Version française
Home     About     Download     Resources     Contact us    

This site is updated infrequently. For up-to-date information, please visit the new OCaml website at

Browse thread
[OSR] Standard syntax extensions ?
[ Home ] [ Index: by date | by threads ]
[ Search: ]

[ Message by date: previous | next ] [ Message in thread: previous | next ] [ Thread: previous | next ]
Date: 2008-04-27 (06:59)
From: Andrej Bauer <Andrej.Bauer@a...>
Subject: Re: [Caml-list] [OSR] Standard syntax extensions ?
Arthur Chan wrote:
> That
> said, there are some of us who feel that that the python infix syntax is
> clearer, and as it corresponds more directly to the mathematical
> notation, it is just as provably correct as the List.mem notation is. 
> If reusing "in" is a big deal, then maybe we could do "in_list" or
> "inlist"?  That'd be more type-safe too.

Just a small correction, if you will alow me. When we speak of
correctness of a programming language we do not say that "syntax is
provably correct" but rather that the "implementation is correct".

For example, we could say "Ocaml has a correct compiler" in the sense
that type-safe programs don't explode (which is false), or "functional
core of Ocaml has correct operational semantics" with respect to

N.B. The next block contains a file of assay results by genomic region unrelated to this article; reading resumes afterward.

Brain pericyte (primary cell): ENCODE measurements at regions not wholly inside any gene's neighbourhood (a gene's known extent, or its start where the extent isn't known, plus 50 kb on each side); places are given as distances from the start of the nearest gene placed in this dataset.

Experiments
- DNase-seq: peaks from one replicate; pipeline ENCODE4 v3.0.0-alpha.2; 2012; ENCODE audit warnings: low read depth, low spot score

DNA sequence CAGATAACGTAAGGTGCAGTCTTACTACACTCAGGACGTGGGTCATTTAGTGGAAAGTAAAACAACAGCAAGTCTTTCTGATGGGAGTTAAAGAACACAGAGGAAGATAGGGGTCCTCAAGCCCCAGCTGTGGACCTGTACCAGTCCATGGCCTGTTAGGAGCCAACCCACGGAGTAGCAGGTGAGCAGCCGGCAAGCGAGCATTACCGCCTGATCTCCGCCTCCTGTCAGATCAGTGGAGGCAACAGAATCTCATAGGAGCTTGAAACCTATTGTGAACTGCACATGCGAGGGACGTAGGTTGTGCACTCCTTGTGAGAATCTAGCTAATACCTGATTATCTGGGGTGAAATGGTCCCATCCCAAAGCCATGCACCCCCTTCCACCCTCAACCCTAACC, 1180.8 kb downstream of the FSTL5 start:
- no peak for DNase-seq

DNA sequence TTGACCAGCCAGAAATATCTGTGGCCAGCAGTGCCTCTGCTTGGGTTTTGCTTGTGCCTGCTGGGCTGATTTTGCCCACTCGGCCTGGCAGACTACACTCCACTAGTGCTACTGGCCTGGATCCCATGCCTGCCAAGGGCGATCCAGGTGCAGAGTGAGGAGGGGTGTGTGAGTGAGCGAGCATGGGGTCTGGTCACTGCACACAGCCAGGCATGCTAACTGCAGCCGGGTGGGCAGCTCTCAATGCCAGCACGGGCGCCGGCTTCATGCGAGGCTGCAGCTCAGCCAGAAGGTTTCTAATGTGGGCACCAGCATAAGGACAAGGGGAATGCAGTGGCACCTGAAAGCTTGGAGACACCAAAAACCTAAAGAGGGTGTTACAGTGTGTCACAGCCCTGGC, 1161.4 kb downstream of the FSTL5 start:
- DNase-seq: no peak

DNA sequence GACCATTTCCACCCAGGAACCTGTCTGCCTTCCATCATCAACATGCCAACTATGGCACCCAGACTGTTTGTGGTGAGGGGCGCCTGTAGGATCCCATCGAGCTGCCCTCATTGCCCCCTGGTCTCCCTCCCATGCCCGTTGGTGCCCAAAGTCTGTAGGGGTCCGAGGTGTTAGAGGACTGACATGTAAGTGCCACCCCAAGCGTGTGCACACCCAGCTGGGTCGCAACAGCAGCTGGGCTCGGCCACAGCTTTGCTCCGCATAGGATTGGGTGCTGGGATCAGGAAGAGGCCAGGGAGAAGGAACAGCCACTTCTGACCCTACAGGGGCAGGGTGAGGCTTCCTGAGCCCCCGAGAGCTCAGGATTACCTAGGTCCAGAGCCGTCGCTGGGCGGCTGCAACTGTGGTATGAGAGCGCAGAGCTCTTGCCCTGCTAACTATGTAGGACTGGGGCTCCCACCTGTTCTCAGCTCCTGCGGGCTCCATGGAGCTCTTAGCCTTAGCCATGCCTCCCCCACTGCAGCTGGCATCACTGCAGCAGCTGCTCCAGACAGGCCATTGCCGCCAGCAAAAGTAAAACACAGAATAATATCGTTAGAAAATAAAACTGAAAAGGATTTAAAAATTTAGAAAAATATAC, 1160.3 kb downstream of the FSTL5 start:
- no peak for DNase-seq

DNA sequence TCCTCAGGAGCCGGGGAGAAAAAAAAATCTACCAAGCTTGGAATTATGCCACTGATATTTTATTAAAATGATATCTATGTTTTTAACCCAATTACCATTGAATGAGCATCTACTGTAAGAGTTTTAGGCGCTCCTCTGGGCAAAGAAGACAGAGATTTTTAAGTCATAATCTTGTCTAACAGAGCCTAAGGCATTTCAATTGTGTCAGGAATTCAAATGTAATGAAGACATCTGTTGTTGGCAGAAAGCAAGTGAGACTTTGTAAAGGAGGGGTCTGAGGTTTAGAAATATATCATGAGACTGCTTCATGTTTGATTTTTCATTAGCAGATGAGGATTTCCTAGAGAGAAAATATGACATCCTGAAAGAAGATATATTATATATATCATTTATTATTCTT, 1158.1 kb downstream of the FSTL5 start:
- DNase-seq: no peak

standard domain-theoretic denotational semantics. But we do not say "the
mem syntax is provably correct".

Actually, the whole phrase "provably correct" is often misused in
computer science, at least the way I understand it. If you prove
something then it is "proved correct", while a thing is "provably
correct" if we _could_ prove it correct. Perhaps a native speaker of
English can clarify this point.

> The python syntax goes further than just the "in" bit, in fact.  They
> can do list comprehensions like [for x in blah if f(x)].  Now every
> functional guru will recognize this immediately as the bastardization of
> List.filter.  While it'd be nice to have that, I come across List.filter
> much less than List.exists/mem.

I rather like the Python comprehension syntax, as well as Haskell's. I
also really like Haskell's infix notation x `op` y.

> Whatever....  it's just a minor quibble, but this thread was about
> syntax extensions, after all.

Isn't everything on this list a minor quibble? ;-)

Best regards,